Surfing for back pain patients: the nature and quality of back pain information on the Internet

Spine (Phila Pa 1976). 2001 Mar 1;26(5):545-57. doi: 10.1097/00007632-200103010-00020.


Study design: A prospective, systematic review of web sites related to back pain.

Objective: To assess the nature and quality of back pain-related information on the World Wide Web during a 2-year period.

Summary of background data: The Internet has become a rich source of medical information. Limited knowledge is available, however, about the quality of online resources. Although previous systematic reviews on medical-related web sites found problems in varying degrees with the credibility of information, no such review was conducted to assess the back pain-related sites.

Methods: A search of web sites was conducted in November 1996 using five search engines (AltaVista, Infoseek, Lycos, Yahoo, and Magellan) and two key terms ("back pain" and "back problems"). A sample of sites was evaluated by two independent reviewers. Each site was described by the type and nature of the sponsor, target audience, and content. Overall quality was assessed in terms of evidence-based information available.

Results: Seventy-four web sites were reviewed in 1996, and nine of them (12.2%) were identified as high-quality sites. Advertising was the focus of 80.8% of the sites. Eleven sites (14.9%) were found to be discontinued 1 year later, and 20 (27.0%) were not accessible by the reviewers at the 2-year follow-up evaluation. Of the remaining 54 sites, 44.4% were produced by for-profit companies, and most sites targeted people with back pain (63.0%). Only seven out of the nine high-quality sites held their ratings at the 2-year follow-up evaluation.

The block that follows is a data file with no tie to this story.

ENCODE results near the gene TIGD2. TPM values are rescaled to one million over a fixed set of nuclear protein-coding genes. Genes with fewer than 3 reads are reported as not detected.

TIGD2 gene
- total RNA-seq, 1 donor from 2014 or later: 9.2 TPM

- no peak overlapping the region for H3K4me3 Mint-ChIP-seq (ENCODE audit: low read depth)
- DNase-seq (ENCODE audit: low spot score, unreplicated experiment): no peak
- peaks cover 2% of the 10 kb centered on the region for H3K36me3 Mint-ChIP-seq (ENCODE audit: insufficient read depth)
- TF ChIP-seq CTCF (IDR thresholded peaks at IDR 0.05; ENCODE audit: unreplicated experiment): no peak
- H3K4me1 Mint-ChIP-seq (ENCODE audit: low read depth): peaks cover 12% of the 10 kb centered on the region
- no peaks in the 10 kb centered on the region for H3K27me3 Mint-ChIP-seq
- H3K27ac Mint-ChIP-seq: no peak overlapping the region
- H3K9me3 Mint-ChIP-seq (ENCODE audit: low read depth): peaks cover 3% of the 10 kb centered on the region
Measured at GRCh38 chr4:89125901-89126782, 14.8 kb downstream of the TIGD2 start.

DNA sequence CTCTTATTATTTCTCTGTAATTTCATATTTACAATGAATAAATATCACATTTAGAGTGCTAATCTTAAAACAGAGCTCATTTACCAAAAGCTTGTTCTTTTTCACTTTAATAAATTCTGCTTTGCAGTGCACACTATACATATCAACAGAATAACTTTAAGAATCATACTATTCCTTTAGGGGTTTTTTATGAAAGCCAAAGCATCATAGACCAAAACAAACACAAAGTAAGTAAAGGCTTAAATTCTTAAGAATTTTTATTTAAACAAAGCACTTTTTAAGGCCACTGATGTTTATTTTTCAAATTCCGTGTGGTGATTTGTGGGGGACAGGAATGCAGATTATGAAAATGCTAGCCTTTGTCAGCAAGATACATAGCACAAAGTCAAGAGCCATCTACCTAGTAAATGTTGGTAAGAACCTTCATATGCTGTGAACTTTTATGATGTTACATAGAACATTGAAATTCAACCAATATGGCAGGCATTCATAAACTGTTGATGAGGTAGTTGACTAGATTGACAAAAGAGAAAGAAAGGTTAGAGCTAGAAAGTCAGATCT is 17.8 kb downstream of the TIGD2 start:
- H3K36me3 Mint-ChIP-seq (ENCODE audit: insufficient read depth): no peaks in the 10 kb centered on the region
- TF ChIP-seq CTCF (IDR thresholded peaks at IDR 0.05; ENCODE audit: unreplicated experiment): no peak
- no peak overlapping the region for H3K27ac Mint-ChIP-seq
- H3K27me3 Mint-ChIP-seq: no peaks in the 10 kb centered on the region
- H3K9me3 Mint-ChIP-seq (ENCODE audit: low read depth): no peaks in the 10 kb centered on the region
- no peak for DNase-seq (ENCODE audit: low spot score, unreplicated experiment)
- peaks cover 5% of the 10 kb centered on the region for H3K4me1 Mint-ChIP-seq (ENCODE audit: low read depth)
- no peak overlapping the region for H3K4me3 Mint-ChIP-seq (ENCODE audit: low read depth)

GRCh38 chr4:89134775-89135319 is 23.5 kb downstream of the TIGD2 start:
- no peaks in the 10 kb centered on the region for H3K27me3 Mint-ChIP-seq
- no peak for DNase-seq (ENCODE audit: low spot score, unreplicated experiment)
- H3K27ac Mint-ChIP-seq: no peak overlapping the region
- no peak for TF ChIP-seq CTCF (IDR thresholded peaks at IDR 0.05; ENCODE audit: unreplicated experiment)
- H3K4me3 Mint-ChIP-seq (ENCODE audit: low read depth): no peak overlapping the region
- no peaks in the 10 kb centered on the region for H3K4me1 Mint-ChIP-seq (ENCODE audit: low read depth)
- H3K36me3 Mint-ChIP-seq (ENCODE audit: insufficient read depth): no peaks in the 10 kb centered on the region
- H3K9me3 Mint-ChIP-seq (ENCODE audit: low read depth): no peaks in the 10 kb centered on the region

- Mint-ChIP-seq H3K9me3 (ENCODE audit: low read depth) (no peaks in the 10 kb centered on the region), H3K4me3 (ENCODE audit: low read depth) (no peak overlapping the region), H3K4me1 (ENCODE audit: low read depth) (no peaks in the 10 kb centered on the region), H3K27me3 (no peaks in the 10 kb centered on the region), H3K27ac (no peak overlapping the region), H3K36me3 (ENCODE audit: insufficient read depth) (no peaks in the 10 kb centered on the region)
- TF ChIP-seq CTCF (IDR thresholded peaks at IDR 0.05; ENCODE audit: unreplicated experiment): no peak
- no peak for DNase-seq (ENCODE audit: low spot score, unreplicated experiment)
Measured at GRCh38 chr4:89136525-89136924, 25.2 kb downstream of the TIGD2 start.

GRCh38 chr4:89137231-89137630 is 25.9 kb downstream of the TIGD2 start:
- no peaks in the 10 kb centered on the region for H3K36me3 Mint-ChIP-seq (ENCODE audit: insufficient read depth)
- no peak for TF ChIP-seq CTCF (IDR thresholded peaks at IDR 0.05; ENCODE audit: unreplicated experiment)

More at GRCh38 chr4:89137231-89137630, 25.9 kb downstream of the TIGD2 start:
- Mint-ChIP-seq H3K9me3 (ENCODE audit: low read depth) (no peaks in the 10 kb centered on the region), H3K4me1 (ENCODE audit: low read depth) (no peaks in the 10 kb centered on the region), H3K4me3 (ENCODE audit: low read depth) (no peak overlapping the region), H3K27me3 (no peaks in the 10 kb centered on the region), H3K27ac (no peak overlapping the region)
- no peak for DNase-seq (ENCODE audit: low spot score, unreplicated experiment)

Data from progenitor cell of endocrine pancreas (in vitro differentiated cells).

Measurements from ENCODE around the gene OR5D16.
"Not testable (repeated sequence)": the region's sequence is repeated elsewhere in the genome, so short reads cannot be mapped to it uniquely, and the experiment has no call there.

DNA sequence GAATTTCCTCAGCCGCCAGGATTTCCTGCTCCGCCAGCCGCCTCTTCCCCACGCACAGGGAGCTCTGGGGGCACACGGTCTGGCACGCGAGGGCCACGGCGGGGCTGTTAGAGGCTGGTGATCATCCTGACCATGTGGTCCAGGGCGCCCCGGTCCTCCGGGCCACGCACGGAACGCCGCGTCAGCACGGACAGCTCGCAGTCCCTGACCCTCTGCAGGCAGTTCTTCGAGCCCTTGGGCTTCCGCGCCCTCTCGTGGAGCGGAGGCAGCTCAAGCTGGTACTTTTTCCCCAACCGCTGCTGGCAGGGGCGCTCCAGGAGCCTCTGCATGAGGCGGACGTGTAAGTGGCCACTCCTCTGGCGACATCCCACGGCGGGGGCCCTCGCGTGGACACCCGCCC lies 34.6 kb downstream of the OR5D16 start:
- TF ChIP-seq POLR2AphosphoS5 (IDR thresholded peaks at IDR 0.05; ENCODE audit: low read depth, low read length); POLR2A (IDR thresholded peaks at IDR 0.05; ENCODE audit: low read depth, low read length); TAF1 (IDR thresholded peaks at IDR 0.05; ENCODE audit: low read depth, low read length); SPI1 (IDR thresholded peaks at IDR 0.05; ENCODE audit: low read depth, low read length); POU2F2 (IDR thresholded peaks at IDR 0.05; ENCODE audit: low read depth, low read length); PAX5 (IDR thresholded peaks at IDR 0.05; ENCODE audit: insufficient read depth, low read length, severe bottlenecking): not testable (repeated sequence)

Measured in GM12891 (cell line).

Conclusion: Most back pain-related web sites can be classified as advertising. The quality varied considerably, resulting in difficulties for patients to find useful information in this field. The increasing number of people seeking medical information on the Web creates a need for more high quality sites. Further, systematic review of web sites should be encouraged to monitor the accuracy of Internet publication.

Publication types

  • Comparative Study
  • Evaluation Study
  • Research Support, Non-U.S. Gov't

MeSH terms

  • Bias*
  • Humans
  • Internet / standards*
  • Low Back Pain / epidemiology*
  • Medical Informatics / methods*
  • Medical Informatics / standards
  • Medical Informatics / statistics & numerical data
  • Prospective Studies
  • Quality Control
  • Reproducibility of Results